In the future I want clients to come in saying their strategic objectives changed or they decided to choose a new content platform, something like that. I don’t want anyone to give “it was old” as their excuse. You know why your website got old? Because you let it go. But some clients are already on the ball.


Home Indiana Reproductive Acupuncture Massage PartialSo, I can only award this one because I’ve worked with this company on multiple website updates. While it’s not obvious from their homepage, we’ve worked with them for a long time to progressively improve and revamp the site.

They frequently come back with new ideas and requests for changes. And their staff has been trained to use WordPress so they can edit the text on the site at any time. They pay attention to their site because they know customers do their shopping online and online research is a big way their clients decide who to call.


bad updates medical

I feel especially bad for this site. If I couldn’t tell from the outdated design, the copyright notice helpfully notes that nobody’s looked at this since 2007. Yikes.

It’s too easy to pay a web designer to get you setup with a basic website, check that to-do off your list and move on. But every month your site passes in neglect is full of opportunities you’ve decided to ignore. Pay attention to your site. Care about it. Ask someone to help you with it. Spend a little, spend a lot, just make sure it’s included in your future plans.

Incomplete or Missing Content

The hardest battle any website needs to fight is the fight for quality content. Content includes good writing, but also good pictures! Google will only highly rank websites if customers spend time actually reading your stuff and making use of your resources. The big question: do you have the content?

Unfortunately, the web design process may include planning for great new content pages but that content might never be produced leaving blank pages. Naturally, your customers are going to feel a little thrown off if you promise online scheduling, before and after pictures and other features and fail to include that.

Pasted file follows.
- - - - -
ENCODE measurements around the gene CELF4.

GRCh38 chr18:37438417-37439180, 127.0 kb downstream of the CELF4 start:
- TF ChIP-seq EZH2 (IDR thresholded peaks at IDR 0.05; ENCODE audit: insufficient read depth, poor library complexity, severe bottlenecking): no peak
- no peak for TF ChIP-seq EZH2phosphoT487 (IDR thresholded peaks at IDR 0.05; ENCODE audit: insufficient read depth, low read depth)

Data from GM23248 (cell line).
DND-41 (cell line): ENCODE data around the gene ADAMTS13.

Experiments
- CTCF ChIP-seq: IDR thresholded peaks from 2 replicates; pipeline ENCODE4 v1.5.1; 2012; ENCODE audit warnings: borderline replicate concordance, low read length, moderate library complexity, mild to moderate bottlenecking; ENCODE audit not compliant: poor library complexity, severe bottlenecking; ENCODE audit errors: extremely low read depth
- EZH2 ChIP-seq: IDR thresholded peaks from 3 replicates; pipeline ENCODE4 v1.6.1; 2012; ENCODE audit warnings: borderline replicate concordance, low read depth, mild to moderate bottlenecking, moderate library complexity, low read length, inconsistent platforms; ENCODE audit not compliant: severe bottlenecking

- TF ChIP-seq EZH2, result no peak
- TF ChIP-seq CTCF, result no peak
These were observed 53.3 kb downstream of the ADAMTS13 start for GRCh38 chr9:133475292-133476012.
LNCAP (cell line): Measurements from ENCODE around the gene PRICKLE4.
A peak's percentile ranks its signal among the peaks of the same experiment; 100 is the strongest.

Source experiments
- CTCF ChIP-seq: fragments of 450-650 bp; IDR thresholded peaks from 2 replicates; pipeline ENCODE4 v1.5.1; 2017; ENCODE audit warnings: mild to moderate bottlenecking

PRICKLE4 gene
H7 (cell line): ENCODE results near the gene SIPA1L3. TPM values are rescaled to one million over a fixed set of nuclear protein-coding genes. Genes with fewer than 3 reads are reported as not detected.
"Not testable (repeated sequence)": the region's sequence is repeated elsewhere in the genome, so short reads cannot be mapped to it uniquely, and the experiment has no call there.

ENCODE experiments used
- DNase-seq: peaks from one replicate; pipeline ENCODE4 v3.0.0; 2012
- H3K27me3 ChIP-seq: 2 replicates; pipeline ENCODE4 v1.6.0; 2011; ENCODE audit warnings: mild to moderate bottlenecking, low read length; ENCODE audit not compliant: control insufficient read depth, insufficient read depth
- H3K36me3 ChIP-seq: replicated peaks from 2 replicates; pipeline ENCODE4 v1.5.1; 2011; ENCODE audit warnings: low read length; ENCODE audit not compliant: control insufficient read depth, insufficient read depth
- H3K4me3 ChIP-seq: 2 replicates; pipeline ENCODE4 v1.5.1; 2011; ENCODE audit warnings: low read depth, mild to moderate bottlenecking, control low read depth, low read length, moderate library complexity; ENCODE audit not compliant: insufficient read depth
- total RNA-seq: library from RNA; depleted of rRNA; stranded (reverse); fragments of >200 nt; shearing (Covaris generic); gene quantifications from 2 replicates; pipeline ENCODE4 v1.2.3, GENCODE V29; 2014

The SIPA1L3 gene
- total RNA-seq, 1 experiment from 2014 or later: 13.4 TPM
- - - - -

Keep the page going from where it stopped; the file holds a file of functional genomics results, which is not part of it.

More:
Russell Orthodontics Indianapolis Braces partial

Russell Orthodontics falls into none of those traps. They follow up with an easy scheduling form as well as some general information about services. The key to this site is really those beautiful kids on the homepage as well as the picture of their office building just below.

So, this battle was about content. What about that? How did Russell win? Let me show you the loser.


bad content medical

Other parts of this site were excellent. The stock photos look fairly human, the branding was fresh and interesting and the design looks updated (though ugly to me). However, everything else can be hunky-dory and you’re still ruined if key pages are missing or broken.

In this case, this orthodontic medical practice website is missing the photos for its before and after page. This page is linked directly from the primary navigation, and it’s empty! Not only that, but these are the before and afters, they’re supposed to be dramatic reveals, the persuasive proof that these doctors know their stuff and produce results. How could you let it go empty like this?

This is one of those cases where the winner won, not because the before and after images are better, but because they decided to let go of them. Russell Orthodontics doesn’t  include before and after images on their website. But neither does their website promise them. On the losing site, this page is linked to very prominently, the doctors promise a lot, but fail to deliver. Don’t promise pictures like that if you can’t post them.

The four sins of lame medical practice websites are bad stock photos, lackluster branding, neglect and missing content. Does your website fall into any of these? You can recover. Take stock of your site, make a list of your pain points and “wish list” and talk to a web design consultant to forge a path forward.